To the editor:
During the 2015 general election, there was a chance to approve a “new sports complex.” The measure failed due in part because the city does not take care of the current facility. The bathrooms are still Porta-Potties. How embarrassing that someone visiting a nice field and their children have to use such facilities.
With all the money being spent on this complex, why not build one in the city? In Chehalis, Washington, there is a four-to-five-field complex for kids in a building the size of the empty parking lot across from the field in Rockingham. And it sure as heck cost less to build and maintain than the proposed complex desired by the city/county.
OK, this is the jest of my vent.
I played organized Fastpitch softball for more than 30 years. I played nationally and internationally, on some of the best — and worst — fields in America, Canada and Mexico, so it is not a stretch to have a vision of a complex within city limits.
Since moving to Rockingham from Seattle, where some of the best softball in the nation is played, I have felt the desire to get into the local leagues.
Since there is no men’s Fastpitch, and to play would mean to travel, I had a get together with some local talent that showed some interest and curiosity to play; however, with little turnout, it did not happen.
As I approached this idea to play, I noticed how bad the county fields were managed.
a. Fields not level, and some outfields were a series of speed bumps.
b. Bases were at least 30 years old, plastic and a danger to those playing.
c. One pitching mound was so old it is WOOD.
d. Fencing is broken, or is a danger of a player getting impaled.
As I looked and contemplated this dilemma of wanting to play, clean up the fields and bring revenue into the county, I formulated a plan.
I contacted the county manager regarding beautification of the complex so quality tournaments can be played and bring monies to retailers, hotels and restaurants. He supported and directed the parks manager to contact me. As I waited, I also approached the Richmond County Visitors Bureau to assist and collaborate in this project. I received a call from the parks manager and forwarded the proposal, which was a follows:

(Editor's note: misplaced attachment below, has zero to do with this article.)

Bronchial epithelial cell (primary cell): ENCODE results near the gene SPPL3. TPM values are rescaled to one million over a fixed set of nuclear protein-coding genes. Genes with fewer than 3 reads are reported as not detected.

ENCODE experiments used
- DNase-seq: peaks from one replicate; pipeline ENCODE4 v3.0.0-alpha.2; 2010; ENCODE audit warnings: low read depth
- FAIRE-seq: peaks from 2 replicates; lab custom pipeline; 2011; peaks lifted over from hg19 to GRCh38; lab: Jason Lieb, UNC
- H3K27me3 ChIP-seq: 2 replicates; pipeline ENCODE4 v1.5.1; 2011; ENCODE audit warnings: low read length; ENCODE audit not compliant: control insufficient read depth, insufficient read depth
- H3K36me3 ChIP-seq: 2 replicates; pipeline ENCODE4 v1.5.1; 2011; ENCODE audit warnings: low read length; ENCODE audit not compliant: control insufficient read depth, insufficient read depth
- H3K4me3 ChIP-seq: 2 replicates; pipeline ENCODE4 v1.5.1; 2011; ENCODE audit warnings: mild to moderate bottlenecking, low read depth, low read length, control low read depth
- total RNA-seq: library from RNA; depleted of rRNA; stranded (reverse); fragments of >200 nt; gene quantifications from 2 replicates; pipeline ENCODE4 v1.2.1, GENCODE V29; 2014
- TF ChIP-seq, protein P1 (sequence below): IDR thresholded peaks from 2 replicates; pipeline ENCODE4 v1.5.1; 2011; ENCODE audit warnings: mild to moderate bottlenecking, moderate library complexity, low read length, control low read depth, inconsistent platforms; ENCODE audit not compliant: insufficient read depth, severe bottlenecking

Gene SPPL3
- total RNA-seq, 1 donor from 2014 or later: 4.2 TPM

If the county was to dump a truckload of dirt, purchase tubing to protect players on the fences, replace bases and pitching mounds and level one field’s outfield…Here is the beauty of the plan: I would have done it for free if they furnished the materials.
Just last week, I contacted the mayor of Rockingham about having some adult softball at the field in Rockingham proper. I even told him that we could schedule the games so as to not disrupt the kids’ league. (I will get to kids later.)
First excuse: There is no time to play, where I just told him we could work around that problem, and just play when kids were not using the fields.
Second excuse: There is not field maintenance, where there is daily maintenance already being done.
Each of the efforts to bring revenue into the city and county was shot down. Why?
The question of revenue, and telling kids who live outside the city limits they could not play, tells me that both the city and county are manipulating, through politics, an excuse to build a complex that was overwhelmingly shot down by the voters.
To use the youth of your community as pawns for the building of a complex is inexcusable.
In closing, I wish to say that any municipality that turns down free labor, and an opportunity to bring a steady source of revenue, makes one wonder what really is their agenda.
Again, as with the tent community for the homeless, I find the local government not wanting to get their heads out of the sand and see what is outside Richmond County. Very sad.
Transitional Services of Richmond County